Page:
Initially the Discovery was available with either the 2.5 liter 200 Tdi engine or the 3.5-liter Rover V8 engine. Early on the V8 engines utilized a twin SU carburetor system before moving to a Lucas 14CUX fuel injection system in 1990. The only available engine in the U.S. market was the V8. Dubbed the 2.0 L Mpi I4, a 2.0-liter petrol engine was very briefly offered from Rover in an attempt to appeal to fleet managers since UK tax laws benefitted vehicles less than two liters. This engine didn't last long thanks to a combination of taxes and the engine being underpowered for such a heavy vehicle. This engine was fitted to several Discoveries manufactured for the British Royal Family and was most famously driven by Prince Philip around Windsor Great Park.
The Discovery was modified for 1992 and received a new interior color of a more traditional beige in addition to the flamboyant light blue color. 200Tdi models now offered an automatic transmissions and new colors were added to the Discovery range. Early Discoveries had featured large 'compass and mountain' side decals that disguised wavy panel fit around the rear three quarter windows disappeared this year. Options this year included front driving lights; roof bars, a special range of metallic paints, and the 'SE' pack incorporating alloy wheels. Offered by Land Rover Special Vehicles was a two-seater, three-door Discovery Commercial version that didn't have rear side windows.
Many updates were in store for 1994. The 2.5 L 300TDi 4-cylinder and 3.9-liter Rover V8 engines replaced the 200Tdi and 3.5 L V8 engines and the 300Tdi debuted a Bosch electronic emissions controls for specific models and markets. A more powerful R380 gearbox was fitted to all manual models combined with the flexible cardan coupling GAJ-1 from SGF for more comfort. The modified models sported larger headlamps and a second set of rear lights in the bumper. To meet real or projected European safety legislation the new rear lights had the wiring changed several times. Some models were left with an arrangement where the vulnerable bumpers held only working direction-indicators light, while other examples have these lights duplicated in the traditional rear pillar location.
The original model designers were forced to cut costs by economizing the 200 series from the 'parts-bin' the Rover Company. The basic body shell was taken from the Range Rover, the taillights from the Austin Maestro van, the door handles came from the Morris Marina and the interior instrumentation and switchgear came from the Rover 'parts bin'. 1994 model year would the first time that the Discovery would be marketed in the U.S. and airbags were quickly incorporated into the design of the '95 model to meet U.S. motor vehicle regulations though they weren't fitted as standard in all markets. 95 models sold in the U.S. featured the 3.9-liter V8 engine from the Range Rover SE models before they were switched to the 4.0-liter version of the engine.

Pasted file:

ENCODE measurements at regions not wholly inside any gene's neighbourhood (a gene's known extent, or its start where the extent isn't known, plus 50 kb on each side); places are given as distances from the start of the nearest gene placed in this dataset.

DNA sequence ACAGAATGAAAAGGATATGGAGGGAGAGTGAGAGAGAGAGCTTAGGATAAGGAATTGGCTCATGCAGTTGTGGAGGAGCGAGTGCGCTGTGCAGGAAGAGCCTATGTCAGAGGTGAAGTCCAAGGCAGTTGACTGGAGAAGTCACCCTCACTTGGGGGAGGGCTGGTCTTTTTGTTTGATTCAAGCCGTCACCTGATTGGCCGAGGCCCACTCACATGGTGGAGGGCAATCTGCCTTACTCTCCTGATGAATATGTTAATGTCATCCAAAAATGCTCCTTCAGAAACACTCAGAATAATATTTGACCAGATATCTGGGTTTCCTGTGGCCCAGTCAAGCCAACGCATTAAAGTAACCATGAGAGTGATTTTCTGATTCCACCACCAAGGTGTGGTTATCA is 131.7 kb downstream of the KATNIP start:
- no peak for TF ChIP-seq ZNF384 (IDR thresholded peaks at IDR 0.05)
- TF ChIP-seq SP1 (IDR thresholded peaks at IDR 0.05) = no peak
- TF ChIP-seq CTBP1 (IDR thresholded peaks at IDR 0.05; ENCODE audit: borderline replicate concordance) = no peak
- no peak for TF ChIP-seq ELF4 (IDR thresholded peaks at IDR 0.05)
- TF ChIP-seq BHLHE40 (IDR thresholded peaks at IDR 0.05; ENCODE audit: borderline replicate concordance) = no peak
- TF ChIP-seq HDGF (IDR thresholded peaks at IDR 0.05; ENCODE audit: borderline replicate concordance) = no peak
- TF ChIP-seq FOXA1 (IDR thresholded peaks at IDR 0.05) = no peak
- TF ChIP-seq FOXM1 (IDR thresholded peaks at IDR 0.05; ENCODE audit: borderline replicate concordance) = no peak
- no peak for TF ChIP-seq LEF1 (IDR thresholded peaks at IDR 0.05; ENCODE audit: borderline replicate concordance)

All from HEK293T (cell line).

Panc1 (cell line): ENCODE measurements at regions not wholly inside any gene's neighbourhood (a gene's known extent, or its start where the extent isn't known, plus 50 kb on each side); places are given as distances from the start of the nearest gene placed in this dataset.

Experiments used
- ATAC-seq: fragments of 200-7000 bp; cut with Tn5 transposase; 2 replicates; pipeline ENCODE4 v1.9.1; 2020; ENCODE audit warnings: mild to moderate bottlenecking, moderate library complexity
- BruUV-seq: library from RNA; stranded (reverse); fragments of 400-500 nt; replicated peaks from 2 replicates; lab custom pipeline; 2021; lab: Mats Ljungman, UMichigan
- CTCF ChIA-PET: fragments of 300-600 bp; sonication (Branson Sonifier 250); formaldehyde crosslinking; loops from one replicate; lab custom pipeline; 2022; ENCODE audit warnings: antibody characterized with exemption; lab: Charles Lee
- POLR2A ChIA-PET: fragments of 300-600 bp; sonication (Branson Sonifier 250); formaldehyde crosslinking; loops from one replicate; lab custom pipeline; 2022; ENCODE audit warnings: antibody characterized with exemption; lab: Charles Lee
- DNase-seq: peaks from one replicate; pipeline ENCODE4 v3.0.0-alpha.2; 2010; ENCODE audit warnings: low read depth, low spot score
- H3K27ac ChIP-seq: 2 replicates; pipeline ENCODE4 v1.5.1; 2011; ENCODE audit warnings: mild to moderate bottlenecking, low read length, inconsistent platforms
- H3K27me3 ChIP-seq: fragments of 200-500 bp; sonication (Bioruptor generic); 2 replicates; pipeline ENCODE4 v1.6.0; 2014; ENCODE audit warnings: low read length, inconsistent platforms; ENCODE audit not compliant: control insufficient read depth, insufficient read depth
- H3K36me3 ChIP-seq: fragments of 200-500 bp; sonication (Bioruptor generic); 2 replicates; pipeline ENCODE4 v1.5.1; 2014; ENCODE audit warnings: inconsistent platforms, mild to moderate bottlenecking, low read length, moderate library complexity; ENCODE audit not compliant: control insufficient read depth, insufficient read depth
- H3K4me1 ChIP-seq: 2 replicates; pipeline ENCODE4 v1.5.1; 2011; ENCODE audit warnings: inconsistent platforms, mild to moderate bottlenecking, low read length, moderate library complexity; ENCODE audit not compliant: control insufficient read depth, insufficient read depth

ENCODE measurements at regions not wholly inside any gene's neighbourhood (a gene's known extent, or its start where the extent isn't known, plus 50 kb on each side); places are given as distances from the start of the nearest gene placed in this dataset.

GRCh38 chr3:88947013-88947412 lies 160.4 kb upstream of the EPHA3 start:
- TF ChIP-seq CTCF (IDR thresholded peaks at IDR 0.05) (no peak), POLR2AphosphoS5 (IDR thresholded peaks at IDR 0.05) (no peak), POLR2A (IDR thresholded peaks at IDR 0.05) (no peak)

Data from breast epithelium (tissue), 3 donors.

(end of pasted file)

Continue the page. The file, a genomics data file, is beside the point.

The 96-98 U.S. models with 4.0 liter engines had the same displacement as the 3.9-liter engines fitted to earlier '94-95 US models with the only differences between the engines being in modifications to the block rigidity and pistons, and a change from the Lucas 14CUX engine management to the distributor-less GEMS (Generic Engine Management System). Early 3.9 liter US engines featured the fuel injection computer that didn't control the ignition, but instead controlled by a traditional system with ignition coil and distributor made by Lucas. Several important differences with the 4.0-liter engine were the revised pistons, revised intake and the GEMS system and larger, cross-bolted main bearings. This engine was developed by Lucas and SAFEM jointly and controlled both spark and fuel injection. GEMS was made OBD-II compliant unlike the earlier systems fitted to Rover V8 engines. This modification was made because of the 1996 federal requirement for vehicles sold in the U.S. to meet the OBD-II specification.
The transmission in the Discovery is a permanent four-wheel drive system with a locking center differential at the transfer box like all Land Rover vehicles designated since the Land Rover Series that had switchable two-wheel and four-wheel drive. Like most of the range, the handbrake acts on the transmission at the back of the transfer box, locking all wheels when applied.